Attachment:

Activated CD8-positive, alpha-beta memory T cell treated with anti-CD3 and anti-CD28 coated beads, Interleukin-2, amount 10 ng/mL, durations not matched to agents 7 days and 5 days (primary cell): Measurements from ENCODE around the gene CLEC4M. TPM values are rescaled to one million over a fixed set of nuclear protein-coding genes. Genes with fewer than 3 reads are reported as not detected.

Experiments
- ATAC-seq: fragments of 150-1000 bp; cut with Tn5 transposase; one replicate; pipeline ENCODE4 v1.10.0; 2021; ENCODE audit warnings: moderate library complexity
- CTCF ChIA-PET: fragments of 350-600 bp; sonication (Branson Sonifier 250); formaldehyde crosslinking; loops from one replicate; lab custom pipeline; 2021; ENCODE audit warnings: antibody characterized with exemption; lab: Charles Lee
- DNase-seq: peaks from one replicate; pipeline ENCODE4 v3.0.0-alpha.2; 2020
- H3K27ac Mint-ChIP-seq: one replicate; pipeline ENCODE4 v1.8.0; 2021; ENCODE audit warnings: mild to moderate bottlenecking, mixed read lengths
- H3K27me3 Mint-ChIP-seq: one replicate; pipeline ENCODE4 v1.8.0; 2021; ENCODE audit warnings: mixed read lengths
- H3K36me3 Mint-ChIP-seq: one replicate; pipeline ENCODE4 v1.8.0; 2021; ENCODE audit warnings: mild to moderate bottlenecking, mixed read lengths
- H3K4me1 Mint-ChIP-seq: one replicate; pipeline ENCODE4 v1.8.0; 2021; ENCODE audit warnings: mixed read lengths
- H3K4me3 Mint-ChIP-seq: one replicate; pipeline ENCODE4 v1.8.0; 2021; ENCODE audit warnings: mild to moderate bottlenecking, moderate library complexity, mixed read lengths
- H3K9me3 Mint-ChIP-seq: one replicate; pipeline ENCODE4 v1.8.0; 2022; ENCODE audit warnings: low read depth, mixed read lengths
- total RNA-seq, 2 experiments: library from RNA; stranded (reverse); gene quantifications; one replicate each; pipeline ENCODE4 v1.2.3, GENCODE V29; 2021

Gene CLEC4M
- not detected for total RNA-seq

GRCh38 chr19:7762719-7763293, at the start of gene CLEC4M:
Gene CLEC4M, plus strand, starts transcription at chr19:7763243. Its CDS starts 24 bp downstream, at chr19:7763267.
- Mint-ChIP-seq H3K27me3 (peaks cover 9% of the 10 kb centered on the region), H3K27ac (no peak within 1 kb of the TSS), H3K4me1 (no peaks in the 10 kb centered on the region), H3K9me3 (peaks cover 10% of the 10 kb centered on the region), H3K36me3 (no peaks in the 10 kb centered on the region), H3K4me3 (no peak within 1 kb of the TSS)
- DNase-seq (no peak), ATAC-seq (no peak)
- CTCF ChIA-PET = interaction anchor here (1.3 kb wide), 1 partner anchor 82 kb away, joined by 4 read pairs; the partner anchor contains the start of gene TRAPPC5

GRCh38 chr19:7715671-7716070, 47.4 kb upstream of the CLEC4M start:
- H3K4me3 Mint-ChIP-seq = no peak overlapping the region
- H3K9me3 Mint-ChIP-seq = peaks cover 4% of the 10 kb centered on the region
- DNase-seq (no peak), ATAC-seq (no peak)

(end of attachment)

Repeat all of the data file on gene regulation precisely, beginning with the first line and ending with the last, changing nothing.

Activated CD8-positive, alpha-beta memory T cell treated with anti-CD3 and anti-CD28 coated beads, Interleukin-2, amount 10 ng/mL, durations not matched to agents 7 days and 5 days (primary cell): Measurements from ENCODE around the gene CLEC4M. TPM values are rescaled to one million over a fixed set of nuclear protein-coding genes. Genes with fewer than 3 reads are reported as not detected.

Experiments
- ATAC-seq: fragments of 150-1000 bp; cut with Tn5 transposase; one replicate; pipeline ENCODE4 v1.10.0; 2021; ENCODE audit warnings: moderate library complexity
- CTCF ChIA-PET: fragments of 350-600 bp; sonication (Branson Sonifier 250); formaldehyde crosslinking; loops from one replicate; lab custom pipeline; 2021; ENCODE audit warnings: antibody characterized with exemption; lab: Charles Lee
- DNase-seq: peaks from one replicate; pipeline ENCODE4 v3.0.0-alpha.2; 2020
- H3K27ac Mint-ChIP-seq: one replicate; pipeline ENCODE4 v1.8.0; 2021; ENCODE audit warnings: mild to moderate bottlenecking, mixed read lengths
- H3K27me3 Mint-ChIP-seq: one replicate; pipeline ENCODE4 v1.8.0; 2021; ENCODE audit warnings: mixed read lengths
- H3K36me3 Mint-ChIP-seq: one replicate; pipeline ENCODE4 v1.8.0; 2021; ENCODE audit warnings: mild to moderate bottlenecking, mixed read lengths
- H3K4me1 Mint-ChIP-seq: one replicate; pipeline ENCODE4 v1.8.0; 2021; ENCODE audit warnings: mixed read lengths
- H3K4me3 Mint-ChIP-seq: one replicate; pipeline ENCODE4 v1.8.0; 2021; ENCODE audit warnings: mild to moderate bottlenecking, moderate library complexity, mixed read lengths
- H3K9me3 Mint-ChIP-seq: one replicate; pipeline ENCODE4 v1.8.0; 2022; ENCODE audit warnings: low read depth, mixed read lengths
- total RNA-seq, 2 experiments: library from RNA; stranded (reverse); gene quantifications; one replicate each; pipeline ENCODE4 v1.2.3, GENCODE V29; 2021

Gene CLEC4M
- not detected for total RNA-seq

GRCh38 chr19:7762719-7763293, at the start of gene CLEC4M:
Gene CLEC4M, plus strand, starts transcription at chr19:7763243. Its CDS starts 24 bp downstream, at chr19:7763267.
- Mint-ChIP-seq H3K27me3 (peaks cover 9% of the 10 kb centered on the region), H3K27ac (no peak within 1 kb of the TSS), H3K4me1 (no peaks in the 10 kb centered on the region), H3K9me3 (peaks cover 10% of the 10 kb centered on the region), H3K36me3 (no peaks in the 10 kb centered on the region), H3K4me3 (no peak within 1 kb of the TSS)
- DNase-seq (no peak), ATAC-seq (no peak)
- CTCF ChIA-PET = interaction anchor here (1.3 kb wide), 1 partner anchor 82 kb away, joined by 4 read pairs; the partner anchor contains the start of gene TRAPPC5

GRCh38 chr19:7715671-7716070, 47.4 kb upstream of the CLEC4M start:
- H3K4me3 Mint-ChIP-seq = no peak overlapping the region
- H3K9me3 Mint-ChIP-seq = peaks cover 4% of the 10 kb centered on the region
- DNase-seq (no peak), ATAC-seq (no peak)